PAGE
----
They create a test that detects the cancer in ten minutes



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By Gerardo Schafer [email protected]

According to the World Health Organization (WHO), about nine million people die of cancer each year in the world, many of these cases due to late detection and therefore less time to fight and overcome the mutation of the disease. cells
Now from Australia, scientists at the University of Queensland have developed a test to detect cancer cells and make a rapid initial diagnosis in just ten minutes.
The tool, which is still in the early stages of development, can not identify the specific type of cancer present or measure the severity of the disease, but promises to be a test for any type of cancer that will give its results in a very short time.
In the study published in the journal Nature Communications, the researchers found that, through DNA differences, it was possible to detect abnormalities in cancer cells, especially those that are undamaged and undamaged.
This is possible because human cells contain DNA, which carries modifications that occur during the methylation process and that is where experts have discovered that the genomic information of cancer cells is different from healthy cells.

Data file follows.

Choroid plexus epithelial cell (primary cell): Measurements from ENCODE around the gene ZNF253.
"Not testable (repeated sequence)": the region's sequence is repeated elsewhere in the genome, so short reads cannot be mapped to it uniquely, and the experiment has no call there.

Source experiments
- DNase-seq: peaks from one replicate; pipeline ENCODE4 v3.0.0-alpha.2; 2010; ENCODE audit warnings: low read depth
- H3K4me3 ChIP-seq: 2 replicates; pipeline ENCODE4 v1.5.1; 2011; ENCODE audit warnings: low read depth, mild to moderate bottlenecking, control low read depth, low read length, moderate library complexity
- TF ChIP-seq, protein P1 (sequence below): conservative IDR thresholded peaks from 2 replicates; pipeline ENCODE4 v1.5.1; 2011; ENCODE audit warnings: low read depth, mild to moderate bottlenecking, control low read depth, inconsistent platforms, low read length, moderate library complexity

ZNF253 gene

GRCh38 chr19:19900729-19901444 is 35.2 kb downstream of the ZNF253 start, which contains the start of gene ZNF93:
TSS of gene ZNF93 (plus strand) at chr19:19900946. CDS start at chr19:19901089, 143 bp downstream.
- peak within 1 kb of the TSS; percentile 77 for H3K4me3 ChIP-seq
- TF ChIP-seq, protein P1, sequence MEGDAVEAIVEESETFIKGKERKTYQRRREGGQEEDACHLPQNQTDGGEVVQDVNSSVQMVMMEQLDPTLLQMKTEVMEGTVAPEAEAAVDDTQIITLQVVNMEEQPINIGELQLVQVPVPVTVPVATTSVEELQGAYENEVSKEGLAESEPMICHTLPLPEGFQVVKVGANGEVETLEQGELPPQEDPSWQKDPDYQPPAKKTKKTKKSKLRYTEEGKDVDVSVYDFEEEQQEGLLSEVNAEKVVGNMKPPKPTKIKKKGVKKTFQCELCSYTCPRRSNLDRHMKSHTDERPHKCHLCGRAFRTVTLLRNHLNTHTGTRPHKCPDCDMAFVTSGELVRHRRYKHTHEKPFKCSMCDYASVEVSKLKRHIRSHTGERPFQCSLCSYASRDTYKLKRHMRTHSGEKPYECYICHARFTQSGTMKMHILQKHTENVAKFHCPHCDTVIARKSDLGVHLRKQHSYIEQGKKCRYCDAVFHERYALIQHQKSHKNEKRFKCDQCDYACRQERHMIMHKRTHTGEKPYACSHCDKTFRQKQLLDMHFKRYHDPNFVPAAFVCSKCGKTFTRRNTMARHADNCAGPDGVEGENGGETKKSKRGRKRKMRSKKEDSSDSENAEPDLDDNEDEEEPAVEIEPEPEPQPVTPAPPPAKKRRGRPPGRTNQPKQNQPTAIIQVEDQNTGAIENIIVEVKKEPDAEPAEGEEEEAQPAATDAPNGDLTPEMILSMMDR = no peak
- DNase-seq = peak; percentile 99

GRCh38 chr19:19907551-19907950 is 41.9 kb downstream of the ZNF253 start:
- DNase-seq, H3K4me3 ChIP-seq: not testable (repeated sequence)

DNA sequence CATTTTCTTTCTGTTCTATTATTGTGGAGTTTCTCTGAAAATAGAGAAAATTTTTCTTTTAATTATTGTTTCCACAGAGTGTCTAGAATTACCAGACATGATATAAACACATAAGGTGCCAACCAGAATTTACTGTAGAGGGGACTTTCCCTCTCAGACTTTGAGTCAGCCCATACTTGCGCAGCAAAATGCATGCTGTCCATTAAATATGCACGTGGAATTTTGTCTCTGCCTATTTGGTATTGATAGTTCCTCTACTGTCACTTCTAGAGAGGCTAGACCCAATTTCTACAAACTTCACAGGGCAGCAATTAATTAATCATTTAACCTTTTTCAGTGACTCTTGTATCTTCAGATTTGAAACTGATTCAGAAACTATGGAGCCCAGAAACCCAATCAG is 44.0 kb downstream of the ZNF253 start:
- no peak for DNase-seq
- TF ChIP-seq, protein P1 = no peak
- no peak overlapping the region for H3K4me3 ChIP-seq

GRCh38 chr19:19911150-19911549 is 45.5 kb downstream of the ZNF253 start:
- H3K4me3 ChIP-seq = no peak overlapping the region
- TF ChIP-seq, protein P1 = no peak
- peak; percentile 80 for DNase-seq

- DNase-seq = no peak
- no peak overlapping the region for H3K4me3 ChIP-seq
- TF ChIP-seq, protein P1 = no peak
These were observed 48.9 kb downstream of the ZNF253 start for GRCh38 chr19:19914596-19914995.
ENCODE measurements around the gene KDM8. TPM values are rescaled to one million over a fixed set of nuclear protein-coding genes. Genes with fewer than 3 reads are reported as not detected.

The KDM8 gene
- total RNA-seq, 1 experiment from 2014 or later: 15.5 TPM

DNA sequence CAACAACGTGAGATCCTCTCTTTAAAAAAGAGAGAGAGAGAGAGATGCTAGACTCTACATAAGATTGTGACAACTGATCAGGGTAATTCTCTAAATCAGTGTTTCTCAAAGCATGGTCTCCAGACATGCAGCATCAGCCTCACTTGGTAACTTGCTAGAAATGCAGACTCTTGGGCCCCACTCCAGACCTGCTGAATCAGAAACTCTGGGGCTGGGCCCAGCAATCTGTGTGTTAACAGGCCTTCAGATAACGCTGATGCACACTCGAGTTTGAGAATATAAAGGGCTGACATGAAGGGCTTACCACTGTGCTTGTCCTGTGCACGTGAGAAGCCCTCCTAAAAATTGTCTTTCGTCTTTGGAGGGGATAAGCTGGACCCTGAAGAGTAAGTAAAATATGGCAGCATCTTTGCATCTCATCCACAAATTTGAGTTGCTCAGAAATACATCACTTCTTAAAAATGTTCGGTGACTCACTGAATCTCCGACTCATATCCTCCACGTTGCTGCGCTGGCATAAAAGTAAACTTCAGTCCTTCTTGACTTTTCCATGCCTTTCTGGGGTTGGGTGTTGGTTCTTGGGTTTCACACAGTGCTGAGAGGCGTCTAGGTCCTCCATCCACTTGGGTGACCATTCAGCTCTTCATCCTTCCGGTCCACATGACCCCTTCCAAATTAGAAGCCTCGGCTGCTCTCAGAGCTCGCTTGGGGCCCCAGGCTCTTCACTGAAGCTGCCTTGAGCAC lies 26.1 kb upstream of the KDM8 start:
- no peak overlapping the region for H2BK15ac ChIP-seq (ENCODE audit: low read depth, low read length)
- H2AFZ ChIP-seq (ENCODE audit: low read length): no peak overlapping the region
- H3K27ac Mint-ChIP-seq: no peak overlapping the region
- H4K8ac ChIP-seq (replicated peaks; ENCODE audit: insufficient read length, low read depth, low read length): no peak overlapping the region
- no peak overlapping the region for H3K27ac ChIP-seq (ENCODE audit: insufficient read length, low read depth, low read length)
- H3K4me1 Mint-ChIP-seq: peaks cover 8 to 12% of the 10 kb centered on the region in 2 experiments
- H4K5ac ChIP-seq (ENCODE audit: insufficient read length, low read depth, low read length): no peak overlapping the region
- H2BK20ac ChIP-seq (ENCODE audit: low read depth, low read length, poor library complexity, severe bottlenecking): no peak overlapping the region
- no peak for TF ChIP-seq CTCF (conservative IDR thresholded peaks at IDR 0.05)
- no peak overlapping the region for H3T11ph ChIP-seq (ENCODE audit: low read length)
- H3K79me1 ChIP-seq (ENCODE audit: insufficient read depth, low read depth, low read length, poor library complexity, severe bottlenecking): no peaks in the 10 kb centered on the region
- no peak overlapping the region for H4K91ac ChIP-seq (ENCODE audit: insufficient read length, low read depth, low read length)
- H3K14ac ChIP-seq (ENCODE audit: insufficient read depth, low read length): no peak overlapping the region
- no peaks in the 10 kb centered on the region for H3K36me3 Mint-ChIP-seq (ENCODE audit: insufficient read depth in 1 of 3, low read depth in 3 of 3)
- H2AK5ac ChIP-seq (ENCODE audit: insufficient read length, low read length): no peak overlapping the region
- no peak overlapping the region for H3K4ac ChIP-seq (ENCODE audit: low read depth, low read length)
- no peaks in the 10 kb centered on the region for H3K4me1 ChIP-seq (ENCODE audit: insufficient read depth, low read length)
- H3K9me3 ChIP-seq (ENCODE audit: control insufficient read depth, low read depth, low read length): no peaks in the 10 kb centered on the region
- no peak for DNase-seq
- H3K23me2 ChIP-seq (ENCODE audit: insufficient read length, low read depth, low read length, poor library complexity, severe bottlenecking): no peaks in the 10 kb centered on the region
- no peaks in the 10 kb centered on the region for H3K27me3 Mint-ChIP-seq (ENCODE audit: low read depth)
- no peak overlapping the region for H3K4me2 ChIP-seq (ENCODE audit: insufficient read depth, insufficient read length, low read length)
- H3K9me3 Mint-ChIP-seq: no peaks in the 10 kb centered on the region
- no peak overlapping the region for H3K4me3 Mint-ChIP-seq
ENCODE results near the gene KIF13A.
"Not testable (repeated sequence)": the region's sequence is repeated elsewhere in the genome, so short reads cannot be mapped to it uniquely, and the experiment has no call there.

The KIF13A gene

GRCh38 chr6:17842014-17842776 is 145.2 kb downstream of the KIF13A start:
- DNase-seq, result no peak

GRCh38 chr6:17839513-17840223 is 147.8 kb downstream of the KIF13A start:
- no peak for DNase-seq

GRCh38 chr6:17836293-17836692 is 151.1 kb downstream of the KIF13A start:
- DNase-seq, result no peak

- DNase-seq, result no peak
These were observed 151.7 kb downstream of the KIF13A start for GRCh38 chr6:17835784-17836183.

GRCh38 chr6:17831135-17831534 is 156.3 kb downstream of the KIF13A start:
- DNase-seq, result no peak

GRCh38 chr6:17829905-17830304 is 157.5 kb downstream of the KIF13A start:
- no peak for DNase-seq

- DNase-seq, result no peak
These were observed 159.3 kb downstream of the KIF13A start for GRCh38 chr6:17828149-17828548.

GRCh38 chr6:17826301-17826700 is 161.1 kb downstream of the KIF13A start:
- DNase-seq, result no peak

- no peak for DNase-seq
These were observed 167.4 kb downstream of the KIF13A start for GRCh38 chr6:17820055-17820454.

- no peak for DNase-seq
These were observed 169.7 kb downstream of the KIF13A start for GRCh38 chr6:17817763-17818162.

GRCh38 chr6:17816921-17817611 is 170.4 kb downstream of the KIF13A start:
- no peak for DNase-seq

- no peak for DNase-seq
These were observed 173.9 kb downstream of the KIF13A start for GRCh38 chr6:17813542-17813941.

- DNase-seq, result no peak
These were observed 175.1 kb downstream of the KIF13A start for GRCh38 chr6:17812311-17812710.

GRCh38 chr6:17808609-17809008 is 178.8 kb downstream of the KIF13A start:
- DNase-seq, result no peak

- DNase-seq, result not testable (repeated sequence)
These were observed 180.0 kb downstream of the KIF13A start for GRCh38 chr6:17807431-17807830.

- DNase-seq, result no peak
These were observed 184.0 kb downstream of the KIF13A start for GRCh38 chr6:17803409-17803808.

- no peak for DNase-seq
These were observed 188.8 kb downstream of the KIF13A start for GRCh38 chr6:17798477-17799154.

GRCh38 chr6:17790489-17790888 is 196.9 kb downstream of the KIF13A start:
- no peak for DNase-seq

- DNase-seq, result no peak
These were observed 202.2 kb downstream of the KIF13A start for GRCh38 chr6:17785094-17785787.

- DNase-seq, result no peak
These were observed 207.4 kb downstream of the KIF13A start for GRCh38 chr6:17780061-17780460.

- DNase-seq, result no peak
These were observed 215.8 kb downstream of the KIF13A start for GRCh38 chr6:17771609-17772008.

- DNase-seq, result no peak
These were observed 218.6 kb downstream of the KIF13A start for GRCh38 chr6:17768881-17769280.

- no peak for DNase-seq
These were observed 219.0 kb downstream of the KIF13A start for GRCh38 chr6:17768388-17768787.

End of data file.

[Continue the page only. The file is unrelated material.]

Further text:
DNA fragments of cancer submerged in water bend into three-dimensional structures. Based on this, the researchers developed a test based on the unique behavior of DNA and the properties of an unexpected ingredient: gold particles.
To assess the presence of cancer, the team added DNA samples to the water containing gold nanoparticles that turned the water into a pink liquid. When the DNA of the cancer cells mixed with the water, it remained pink. But when DNA was added from healthy cells, a divergent form of particle binding made the water turn blue. This is: pink, cancer; blue, absence of cancer.
This technology, then, could eventually make diagnostic tests more accessible and faster, avoiding the need for invasive tissue biopsies. According to Matt Cou, one of the people responsible for the study explains:
Of course, we still do not know if it's the Holy Grail for all cancer diagnoses. But it does look really interesting as an incredibly simple universal cancer marker, and as an affordable device and inexpensive technology that does not require complex laboratory equipment such as DNA sequencing.
The test was performed with 103 human DNA samples, of which 72 belonged to people with cancer and 31 were from healthy individuals. The test has a sensitivity of approximately 90%, which means it is able to detect about 90 in every 100 cases. While the remaining 10% would be false positives.
This mechanism will not yet be available in hospitals and medical centers in the coming months, but it should be said that it is an interesting advance to have early detection of cancer. Also as soon as it is usable, it will be easily accessible to remote locations where they do not have enough equipment to make the diagnoses and of course so that doctors can later use the positive results on more specific farms.

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